For years, I mistakenly thought I was paying my dues: I wrote a lot of screenplays, first ones that were terrible and later ones that were better, and I did odd jobs for big-time screenwriters, like organizing an Emmy winner’s library, and editing banquet-dinner videos for an Academy Award nominee... But then I realized that actual dues-paying has nothing to do with learning your craft or impressing potential employers.
Aspiring screenwriters often think: “I’ll write a dozen screenplays, on my own, behind closed doors, then, one lucky day, my talent will be spotted by someone on the ‘inside’, who will read my work and love it. Some calls will be made, and by the end of the day, I will suddenly have an agent, a studio contract, and a check for a million dollars. Then I’ll decide whether or not I ever want to work again.”
We somehow think that the day we make our first sale is the day our dues paying ends. This is utterly backwards. “Paying dues” actually refers to doing excellent work in your chosen profession that pleases your boss but does not please yourself. Doing paid work of the kind you want to do, but working on projects you don’t really believe in.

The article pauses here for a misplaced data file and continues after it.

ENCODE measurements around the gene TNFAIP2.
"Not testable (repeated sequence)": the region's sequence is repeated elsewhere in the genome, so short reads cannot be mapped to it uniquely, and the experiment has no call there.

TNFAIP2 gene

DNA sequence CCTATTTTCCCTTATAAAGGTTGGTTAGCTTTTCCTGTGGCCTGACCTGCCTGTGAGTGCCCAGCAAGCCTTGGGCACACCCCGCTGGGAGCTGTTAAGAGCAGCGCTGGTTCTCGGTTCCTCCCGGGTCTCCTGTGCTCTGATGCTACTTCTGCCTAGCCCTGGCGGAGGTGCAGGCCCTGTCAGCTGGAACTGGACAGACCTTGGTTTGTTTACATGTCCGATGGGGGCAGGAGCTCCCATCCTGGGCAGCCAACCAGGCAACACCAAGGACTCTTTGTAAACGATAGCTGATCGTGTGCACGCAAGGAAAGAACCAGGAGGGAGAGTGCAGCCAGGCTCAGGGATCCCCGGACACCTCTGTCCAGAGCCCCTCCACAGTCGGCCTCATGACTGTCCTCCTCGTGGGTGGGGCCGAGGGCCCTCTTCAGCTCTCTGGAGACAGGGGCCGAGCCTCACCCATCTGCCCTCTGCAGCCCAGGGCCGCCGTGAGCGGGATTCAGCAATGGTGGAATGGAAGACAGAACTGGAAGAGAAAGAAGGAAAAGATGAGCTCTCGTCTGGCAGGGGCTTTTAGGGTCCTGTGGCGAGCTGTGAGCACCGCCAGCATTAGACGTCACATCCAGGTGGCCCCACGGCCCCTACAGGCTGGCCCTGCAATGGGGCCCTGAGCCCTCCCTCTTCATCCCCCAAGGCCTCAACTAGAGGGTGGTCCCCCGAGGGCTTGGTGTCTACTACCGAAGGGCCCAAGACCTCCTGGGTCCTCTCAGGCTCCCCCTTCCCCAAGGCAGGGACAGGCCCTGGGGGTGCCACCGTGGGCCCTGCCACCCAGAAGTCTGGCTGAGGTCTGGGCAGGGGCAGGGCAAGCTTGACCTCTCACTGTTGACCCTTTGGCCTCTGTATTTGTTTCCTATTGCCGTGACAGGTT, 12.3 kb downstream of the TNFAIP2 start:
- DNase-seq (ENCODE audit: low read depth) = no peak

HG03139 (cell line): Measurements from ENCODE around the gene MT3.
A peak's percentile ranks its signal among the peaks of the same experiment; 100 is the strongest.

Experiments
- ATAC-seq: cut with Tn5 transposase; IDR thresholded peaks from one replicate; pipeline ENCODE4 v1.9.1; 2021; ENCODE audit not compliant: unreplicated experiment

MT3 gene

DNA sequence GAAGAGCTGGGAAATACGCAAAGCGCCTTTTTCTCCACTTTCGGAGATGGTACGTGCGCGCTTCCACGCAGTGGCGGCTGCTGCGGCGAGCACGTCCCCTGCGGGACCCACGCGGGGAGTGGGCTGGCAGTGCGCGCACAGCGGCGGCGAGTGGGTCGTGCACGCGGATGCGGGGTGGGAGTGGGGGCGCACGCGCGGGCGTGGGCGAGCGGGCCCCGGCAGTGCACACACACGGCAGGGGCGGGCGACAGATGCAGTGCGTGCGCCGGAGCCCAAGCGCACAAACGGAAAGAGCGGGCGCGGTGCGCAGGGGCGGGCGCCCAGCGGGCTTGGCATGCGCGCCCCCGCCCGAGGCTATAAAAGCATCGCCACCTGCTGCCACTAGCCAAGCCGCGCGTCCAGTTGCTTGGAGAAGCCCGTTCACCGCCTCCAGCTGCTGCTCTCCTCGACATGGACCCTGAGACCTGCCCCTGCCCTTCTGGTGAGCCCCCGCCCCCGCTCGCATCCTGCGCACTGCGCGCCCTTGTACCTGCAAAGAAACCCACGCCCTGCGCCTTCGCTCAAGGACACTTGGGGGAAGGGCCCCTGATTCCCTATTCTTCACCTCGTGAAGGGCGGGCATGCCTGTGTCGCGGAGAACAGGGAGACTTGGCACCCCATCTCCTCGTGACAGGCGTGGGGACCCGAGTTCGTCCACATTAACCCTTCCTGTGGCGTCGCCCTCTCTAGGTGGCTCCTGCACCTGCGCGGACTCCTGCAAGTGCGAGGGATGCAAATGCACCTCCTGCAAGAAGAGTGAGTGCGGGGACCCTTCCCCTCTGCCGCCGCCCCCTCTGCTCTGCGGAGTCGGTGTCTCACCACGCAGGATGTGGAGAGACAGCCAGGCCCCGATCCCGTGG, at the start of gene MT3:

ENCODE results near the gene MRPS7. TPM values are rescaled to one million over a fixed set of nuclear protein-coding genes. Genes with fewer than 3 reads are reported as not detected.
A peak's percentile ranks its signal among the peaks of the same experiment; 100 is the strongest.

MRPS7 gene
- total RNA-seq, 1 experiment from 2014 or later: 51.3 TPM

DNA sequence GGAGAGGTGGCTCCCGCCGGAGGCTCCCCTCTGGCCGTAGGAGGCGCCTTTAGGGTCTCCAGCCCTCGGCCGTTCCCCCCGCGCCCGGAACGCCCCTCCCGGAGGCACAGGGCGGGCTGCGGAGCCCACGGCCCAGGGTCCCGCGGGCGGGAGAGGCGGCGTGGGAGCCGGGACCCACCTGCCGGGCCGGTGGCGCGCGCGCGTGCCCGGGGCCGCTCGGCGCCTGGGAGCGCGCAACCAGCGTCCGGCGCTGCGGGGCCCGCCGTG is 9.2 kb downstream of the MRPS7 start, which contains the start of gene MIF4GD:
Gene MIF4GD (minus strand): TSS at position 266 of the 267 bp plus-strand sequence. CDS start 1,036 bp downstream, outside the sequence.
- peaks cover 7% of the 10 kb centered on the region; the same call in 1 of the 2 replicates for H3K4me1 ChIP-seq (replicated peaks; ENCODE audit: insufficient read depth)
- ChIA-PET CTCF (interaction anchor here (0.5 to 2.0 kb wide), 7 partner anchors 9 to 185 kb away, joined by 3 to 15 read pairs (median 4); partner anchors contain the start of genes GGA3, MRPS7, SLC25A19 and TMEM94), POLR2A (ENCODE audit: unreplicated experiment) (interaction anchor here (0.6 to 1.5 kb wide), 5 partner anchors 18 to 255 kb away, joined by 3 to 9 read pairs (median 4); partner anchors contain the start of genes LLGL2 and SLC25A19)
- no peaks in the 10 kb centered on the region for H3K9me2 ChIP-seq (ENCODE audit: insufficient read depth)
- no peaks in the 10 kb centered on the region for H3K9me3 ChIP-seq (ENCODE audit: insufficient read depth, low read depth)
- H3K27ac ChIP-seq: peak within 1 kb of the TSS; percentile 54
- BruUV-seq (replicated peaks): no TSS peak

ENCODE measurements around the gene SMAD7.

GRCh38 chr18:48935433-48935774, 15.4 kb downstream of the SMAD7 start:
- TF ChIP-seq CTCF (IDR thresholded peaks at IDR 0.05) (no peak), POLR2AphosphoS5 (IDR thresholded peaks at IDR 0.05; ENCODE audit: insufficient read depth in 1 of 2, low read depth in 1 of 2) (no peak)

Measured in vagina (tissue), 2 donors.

Writers are constantly fed fairy-tale stories of writers like Quentin Tarantino, J.K. Rowling, Stephanie Meyer, Diablo Cody, etc., who supposedly hit it out of the park their first time at bat. Those stories may or may not be lies, but they are certainly not typical. Note that you get far fewer profiles or writers like Suzanne Collins, who published a lot of semi-successful books before she finally hit it big with “The Hunger Games”. Stories like hers, while far more common, don’t sound like fairy tales, so they don’t get repeated.
Most screenwriters have to pay their dues for years after they start making money, but before they can do the personally-fulfilling work they were born to do. Matthew Weiner was a staff writer on “Becker”! Charlie Kaufman was a staff writer on “Ned and Stacey”! And they didn’t contemptuously dash off a few scripts that were far beneath their skill level. They worked hard. That’s real dues paying. And it starts after you’ve supposedly “made it.”
Wow! Things look bleak for our heroes! Will it get any worse before it gets better? Find out tomorrow?